BONE LABYRINTH, A Sigma Force Novel by James RollinsIf you have been following the exploits of the Sigma Force, this book is a tour de force. The team, that now includes former assassin, Seichan, races from peril to peril all while trying to prevent a disaster of epic proportions. In searching for the beginning of modern man, a scientist who works with Baako, an unusually intelligent gorilla, is kidnapped and forced to reveal a part of her work to identify why and how Neanderthals became modern man. Of course there is a demented quasi scientist in the Beijing Zoo who is trying to use the information to rule the world and controls an army of minions ready to die at his bidding.Exciting, and based loosely on real science, this continuation of the Sigma Force series will satisfy fans and introduce new readers to a new series. Hint: If you are new to the series, jot down the names of each character and a brief description as you meet them. Makes reading this series sooooo much easier, especially when characters (like Gray Pierce) are referred to by both names.4 of 5 stars
  • (5/5)
    James Rollins is my most favorite thriller/science fiction writer. I have to move him over to the SF side of thriller due to the what if aspects of his cutting edge science. This book has all the familiar elements of a good Rollins story: cutting edge science, good guys, dastardly villains, natural monsters, and strong women characters. This books' mystery concerns how human intelligence developed. It also took a little side trip into why the moon is the way it is. Personally, I've always thought our moon is so close and so big so that our monkey brain would want to go to it and see what it's all about and then go passed it because that is how we roll. I totally enjoyed seeing Kowalski do more than be the muscle of the group, and maybe even get a little romance of his own.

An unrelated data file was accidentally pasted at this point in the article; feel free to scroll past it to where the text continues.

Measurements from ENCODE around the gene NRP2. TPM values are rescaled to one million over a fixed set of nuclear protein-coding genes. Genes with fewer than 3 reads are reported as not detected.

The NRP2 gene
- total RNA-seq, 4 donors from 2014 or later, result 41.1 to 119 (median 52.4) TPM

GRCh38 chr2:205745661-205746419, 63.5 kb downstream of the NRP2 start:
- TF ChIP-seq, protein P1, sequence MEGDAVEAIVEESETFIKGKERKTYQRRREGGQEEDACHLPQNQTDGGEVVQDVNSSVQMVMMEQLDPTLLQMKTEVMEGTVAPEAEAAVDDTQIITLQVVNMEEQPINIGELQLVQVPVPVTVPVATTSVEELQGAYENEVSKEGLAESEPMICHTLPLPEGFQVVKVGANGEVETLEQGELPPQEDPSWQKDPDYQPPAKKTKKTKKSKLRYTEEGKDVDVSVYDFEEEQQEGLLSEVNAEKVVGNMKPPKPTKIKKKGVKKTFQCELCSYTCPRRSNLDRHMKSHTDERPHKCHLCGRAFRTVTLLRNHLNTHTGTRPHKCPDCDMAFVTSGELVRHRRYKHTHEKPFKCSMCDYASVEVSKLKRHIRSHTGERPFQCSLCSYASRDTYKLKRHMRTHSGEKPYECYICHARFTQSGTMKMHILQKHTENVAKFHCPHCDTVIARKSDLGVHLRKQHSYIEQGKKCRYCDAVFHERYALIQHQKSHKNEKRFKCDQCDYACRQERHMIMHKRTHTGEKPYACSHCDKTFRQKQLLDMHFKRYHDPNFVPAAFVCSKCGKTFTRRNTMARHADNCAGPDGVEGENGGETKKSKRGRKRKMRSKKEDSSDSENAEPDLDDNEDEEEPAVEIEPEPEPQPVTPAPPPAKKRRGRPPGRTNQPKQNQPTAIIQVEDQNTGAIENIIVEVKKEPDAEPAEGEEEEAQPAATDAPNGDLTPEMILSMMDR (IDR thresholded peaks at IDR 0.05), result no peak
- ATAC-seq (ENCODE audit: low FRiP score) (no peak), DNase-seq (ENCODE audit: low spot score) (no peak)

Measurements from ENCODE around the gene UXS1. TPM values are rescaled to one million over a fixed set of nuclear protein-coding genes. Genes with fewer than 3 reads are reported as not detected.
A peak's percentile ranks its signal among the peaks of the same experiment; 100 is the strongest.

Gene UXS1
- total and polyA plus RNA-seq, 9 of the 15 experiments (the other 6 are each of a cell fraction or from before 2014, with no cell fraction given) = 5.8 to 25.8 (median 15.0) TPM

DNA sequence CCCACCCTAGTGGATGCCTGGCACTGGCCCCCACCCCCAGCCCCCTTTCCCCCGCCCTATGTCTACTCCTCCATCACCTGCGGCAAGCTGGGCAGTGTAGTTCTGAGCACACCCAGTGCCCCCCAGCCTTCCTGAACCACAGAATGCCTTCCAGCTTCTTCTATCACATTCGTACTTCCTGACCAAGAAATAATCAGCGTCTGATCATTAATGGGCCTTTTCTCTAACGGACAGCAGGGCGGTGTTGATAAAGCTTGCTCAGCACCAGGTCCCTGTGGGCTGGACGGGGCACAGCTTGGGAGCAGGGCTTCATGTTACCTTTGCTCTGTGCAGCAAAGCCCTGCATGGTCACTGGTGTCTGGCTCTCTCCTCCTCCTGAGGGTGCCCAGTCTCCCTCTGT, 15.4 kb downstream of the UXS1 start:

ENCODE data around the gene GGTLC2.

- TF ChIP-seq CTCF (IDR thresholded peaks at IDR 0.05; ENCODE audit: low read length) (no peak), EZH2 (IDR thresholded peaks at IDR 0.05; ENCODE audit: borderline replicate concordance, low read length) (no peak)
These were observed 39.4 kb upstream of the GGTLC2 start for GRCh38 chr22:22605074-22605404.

• (2/5)
    I really wanted to like The Bone Labyrinth by James Rollins, however is was far too "out there" for my likes. Maybe if I had read his previous Sigma Force books I would have found this one more enjoyable.
  • (4/5)
    James Rollins puts forth another solid entry in the Sigma Force series with "The Bone Labyrinth." In this 11th novel in the series, Sigma Force operatives become embroiled in the midst of a scientific war surrounding the history of mankind. Where did modern man come from, and how did we get here? I found the combination of science, anthropology, archaeology, and science fiction fascinating. Rollins manages to roll it all up, shake it up, and toss it back out as one very entertaining novel.As with every Sigma Force novel, the action is nearly non-stop, the plot very tightly woven with no superfluous scenes, and the character development just sufficient to make things interesting. This consistency in Rollins's writing is what keeps me coming back to the Sigma Force novels: I know that the books will always be good. So why did I give this book 4 stars instead of 5? Only because in a few small spots the anthropological/scientific explanations got a little tedious and interrupted the action flow of the book. Nonetheless, I'm very much looking forward to Sigma Force #12!
  • (3/5)
    The usual sigma force involved in another plot. This one had a nice twist with an ape that was way advanced.